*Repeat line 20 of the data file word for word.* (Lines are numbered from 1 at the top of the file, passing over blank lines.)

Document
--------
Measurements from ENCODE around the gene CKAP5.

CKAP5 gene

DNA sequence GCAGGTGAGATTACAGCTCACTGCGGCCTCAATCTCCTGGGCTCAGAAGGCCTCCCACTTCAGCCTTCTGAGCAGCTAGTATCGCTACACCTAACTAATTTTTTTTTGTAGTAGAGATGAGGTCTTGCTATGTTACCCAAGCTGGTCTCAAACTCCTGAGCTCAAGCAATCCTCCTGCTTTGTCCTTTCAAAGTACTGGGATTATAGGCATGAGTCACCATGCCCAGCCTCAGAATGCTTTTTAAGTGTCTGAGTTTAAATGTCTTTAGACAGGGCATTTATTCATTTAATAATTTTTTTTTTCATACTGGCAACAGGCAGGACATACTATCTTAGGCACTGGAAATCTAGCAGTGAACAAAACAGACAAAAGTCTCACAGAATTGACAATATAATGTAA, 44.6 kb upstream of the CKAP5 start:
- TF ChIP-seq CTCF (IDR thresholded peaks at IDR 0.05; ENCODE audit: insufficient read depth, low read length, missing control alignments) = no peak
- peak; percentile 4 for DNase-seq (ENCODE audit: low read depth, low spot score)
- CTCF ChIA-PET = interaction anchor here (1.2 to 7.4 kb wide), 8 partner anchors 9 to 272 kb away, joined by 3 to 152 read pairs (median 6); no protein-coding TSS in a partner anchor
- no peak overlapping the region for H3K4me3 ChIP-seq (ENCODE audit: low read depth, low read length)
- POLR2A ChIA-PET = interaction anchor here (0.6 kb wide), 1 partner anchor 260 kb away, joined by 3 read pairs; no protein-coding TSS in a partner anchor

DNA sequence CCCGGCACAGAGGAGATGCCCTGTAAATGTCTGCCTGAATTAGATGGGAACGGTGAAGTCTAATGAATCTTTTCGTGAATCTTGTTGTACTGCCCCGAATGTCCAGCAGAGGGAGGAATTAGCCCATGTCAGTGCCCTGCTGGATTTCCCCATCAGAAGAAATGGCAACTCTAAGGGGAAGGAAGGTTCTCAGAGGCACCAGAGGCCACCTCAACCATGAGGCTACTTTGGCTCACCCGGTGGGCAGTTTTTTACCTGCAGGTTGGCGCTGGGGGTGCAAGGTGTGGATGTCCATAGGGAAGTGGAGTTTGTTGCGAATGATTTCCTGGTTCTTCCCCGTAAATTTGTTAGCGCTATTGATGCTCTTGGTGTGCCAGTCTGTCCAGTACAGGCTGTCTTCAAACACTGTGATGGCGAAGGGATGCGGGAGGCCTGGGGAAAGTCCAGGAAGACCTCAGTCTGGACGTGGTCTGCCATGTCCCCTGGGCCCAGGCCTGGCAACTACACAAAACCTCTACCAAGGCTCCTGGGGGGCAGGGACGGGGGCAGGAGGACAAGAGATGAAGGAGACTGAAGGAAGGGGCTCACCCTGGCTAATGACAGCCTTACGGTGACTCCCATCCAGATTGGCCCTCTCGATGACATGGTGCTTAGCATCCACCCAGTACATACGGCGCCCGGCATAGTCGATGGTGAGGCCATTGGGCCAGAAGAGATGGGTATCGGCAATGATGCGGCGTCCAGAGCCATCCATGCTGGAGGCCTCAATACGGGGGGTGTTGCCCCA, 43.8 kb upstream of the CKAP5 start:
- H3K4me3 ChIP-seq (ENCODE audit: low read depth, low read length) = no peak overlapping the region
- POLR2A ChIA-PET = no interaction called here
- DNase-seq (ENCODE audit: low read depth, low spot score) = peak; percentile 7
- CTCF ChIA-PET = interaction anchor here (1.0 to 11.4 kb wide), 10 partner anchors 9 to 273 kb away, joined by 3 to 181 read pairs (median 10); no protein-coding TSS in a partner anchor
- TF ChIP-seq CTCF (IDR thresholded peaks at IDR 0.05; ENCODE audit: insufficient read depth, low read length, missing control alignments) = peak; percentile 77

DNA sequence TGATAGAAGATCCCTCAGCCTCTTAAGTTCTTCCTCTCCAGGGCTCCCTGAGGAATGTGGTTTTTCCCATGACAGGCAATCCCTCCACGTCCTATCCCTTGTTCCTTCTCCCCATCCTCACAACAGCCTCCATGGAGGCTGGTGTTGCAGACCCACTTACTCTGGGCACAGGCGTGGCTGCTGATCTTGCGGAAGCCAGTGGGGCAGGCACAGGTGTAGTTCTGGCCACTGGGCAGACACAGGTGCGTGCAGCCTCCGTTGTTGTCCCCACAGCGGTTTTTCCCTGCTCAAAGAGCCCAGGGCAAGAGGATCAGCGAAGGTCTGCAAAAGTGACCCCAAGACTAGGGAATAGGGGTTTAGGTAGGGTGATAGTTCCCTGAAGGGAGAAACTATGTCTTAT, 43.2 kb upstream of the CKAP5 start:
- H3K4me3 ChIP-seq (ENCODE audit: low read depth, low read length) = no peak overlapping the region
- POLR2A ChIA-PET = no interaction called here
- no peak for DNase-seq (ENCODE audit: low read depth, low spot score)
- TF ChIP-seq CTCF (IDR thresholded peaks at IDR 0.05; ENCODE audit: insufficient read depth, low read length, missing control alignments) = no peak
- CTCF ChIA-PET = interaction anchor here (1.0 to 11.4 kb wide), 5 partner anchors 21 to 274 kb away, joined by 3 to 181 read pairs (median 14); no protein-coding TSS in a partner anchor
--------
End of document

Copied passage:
- CTCF ChIA-PET = interaction anchor here (1.0 to 11.4 kb wide), 5 partner anchors 21 to 274 kb away, joined by 3 to 181 read pairs (median 14); no protein-coding TSS in a partner anchor